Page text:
Presentation 2-Cost Benefit Analysis final

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Transcript Presentation 2-Cost Benefit Analysis final

Estimation of Project
Costs and Benefits
Ohn Myint
ADFD/WB Project Preparation and Appraisal Workshop Abu Dhabi, April 2010
Project Objectives and Components
Project Costs
Project Benefits
Project Justification-Cost-Benefit Analysis, etc.
Linkages to lending and fiduciary issues
I. Project Objective (s)
• PDO in relation to cost and benefit analysis
• PDO defines why a project is needed
• The project is a means to achieve the PDO
• Cost/benefit analysis determines which among alternative
projects have acceptable returns ( and for whom)
• Analysis also reviews with and without project cases
• Quantification of activities in valuation for the project –COSTS
• Quantification of achievements by the project-BENEFITS
• Cost is anything that reduces an Objective, and Benefit is
anything that contributes to an Objective
Project Components and Costs
• Means for achieving the PDO are defined by
activities to be undertaken in a project
• Activities of a similar nature are grouped
together in themes and the group of such
activities are called a “component”
• Each and every quantifiable activity is
enumerated as an accounted cost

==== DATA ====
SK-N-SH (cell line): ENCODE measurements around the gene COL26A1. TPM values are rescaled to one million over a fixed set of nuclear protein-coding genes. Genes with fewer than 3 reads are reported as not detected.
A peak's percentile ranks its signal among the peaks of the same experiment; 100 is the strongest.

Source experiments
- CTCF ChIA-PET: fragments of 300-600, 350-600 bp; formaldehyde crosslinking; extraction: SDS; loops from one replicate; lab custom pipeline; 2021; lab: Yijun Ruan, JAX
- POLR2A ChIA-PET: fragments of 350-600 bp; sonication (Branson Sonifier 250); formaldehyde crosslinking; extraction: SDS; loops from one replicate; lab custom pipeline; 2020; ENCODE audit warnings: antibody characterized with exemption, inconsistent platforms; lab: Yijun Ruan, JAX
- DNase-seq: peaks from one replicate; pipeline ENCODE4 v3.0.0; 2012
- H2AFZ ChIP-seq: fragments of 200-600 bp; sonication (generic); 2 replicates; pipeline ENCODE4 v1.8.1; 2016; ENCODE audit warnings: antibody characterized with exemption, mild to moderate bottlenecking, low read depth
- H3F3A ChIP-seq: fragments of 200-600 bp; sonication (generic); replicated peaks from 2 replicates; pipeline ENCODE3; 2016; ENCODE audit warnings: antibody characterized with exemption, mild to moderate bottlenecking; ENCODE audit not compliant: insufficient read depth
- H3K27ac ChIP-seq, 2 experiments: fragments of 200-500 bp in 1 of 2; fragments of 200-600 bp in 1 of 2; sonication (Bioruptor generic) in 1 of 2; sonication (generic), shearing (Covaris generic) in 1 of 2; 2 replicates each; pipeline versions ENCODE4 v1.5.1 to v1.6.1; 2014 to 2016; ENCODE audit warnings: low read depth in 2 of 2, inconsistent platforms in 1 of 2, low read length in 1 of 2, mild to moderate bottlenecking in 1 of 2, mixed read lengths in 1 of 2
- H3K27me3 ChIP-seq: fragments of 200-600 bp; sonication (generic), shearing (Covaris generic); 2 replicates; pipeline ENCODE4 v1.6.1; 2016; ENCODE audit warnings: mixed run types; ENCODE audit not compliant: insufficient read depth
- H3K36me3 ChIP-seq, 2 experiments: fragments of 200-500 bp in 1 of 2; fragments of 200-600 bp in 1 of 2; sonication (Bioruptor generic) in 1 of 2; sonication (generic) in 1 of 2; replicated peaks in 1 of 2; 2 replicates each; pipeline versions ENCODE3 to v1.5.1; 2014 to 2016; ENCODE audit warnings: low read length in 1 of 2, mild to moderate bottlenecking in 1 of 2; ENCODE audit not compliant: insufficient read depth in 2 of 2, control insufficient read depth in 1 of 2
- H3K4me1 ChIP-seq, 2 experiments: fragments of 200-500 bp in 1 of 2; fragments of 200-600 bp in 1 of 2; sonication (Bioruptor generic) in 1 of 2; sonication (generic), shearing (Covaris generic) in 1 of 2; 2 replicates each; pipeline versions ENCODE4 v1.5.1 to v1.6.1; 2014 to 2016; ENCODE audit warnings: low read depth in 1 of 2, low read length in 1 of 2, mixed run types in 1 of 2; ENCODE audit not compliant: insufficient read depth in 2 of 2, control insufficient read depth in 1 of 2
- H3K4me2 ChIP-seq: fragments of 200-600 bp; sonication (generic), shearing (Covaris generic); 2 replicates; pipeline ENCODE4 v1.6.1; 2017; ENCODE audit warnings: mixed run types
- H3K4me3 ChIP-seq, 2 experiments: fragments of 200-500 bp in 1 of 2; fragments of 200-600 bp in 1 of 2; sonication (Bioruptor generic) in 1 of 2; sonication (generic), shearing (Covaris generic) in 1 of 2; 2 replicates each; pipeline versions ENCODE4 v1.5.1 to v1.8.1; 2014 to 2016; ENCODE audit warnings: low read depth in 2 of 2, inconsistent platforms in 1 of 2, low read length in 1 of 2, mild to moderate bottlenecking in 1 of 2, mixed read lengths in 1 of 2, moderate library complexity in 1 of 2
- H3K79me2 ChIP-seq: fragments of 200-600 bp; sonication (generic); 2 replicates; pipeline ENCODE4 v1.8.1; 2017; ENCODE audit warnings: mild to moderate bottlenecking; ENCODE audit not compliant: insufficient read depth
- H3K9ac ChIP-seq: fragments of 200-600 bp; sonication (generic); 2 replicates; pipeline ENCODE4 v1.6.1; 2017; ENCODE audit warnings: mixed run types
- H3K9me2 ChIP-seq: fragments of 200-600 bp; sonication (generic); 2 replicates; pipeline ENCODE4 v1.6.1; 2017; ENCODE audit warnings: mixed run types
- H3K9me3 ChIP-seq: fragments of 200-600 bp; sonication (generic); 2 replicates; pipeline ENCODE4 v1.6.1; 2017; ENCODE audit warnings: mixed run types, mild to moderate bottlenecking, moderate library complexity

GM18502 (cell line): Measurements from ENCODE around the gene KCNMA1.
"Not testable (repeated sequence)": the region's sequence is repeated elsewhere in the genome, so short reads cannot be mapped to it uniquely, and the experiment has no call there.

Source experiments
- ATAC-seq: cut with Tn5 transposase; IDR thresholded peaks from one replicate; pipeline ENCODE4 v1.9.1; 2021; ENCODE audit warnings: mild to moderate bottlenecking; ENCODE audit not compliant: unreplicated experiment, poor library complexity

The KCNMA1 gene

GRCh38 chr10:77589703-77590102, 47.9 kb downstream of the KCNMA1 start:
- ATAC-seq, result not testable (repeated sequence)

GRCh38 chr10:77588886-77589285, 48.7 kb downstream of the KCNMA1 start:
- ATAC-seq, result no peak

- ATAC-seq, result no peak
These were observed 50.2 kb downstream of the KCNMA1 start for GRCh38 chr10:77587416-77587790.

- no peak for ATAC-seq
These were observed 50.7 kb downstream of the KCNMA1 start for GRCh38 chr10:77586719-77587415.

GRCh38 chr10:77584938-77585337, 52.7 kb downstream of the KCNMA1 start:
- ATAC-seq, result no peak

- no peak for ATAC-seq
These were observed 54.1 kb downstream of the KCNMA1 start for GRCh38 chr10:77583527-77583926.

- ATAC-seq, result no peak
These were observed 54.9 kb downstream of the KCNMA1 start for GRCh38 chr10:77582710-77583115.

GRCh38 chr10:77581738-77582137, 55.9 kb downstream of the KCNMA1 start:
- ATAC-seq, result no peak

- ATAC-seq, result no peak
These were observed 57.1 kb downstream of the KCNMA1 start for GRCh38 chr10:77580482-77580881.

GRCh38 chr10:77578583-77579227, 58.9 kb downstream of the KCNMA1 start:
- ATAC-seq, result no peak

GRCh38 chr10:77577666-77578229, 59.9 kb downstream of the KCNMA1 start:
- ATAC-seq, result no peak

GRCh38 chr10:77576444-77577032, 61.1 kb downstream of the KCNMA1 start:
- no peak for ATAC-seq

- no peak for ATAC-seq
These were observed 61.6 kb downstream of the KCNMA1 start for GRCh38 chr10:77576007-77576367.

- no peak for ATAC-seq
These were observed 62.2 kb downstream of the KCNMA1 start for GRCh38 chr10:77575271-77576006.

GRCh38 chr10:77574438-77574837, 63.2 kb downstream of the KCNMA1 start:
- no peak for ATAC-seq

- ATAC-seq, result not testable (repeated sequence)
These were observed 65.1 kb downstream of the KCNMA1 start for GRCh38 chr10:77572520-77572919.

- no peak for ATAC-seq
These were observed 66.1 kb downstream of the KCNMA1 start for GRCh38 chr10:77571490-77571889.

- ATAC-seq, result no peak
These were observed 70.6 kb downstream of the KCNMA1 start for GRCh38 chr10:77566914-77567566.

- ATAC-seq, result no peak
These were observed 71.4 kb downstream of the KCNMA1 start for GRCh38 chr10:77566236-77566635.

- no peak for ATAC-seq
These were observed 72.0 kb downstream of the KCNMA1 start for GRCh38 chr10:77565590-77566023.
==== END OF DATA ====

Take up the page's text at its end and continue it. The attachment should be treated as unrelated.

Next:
• A non-quantifiable activity is enumerated as a
lump sum cost
II. Project Costs
Direct Cost Estimates, Unit Rate Analysis, Lump Sum
Provision, Optimization
• Direct cost estimates are prepared using Unit Rate
Analysis and the quantity involved in a particular activity
of a component.
• Unit Rate Analysis is done by using the principle of
output and outturn capacity of machines or labor.
• If unit rate analysis cannot be used, lump sum provision
is used; lump sum is usually experience-based
• The final project activity and the quantities adopted are
usually derived from the “optimum” variant of design
Optimum Option (outcome) of a Project
• The optimum option does not always mean maximized
“returns” to investment
• Farmers may choose a traditional variety of rice over
HYV rice because of taste preference
• For private businesses, firms or public corporations, a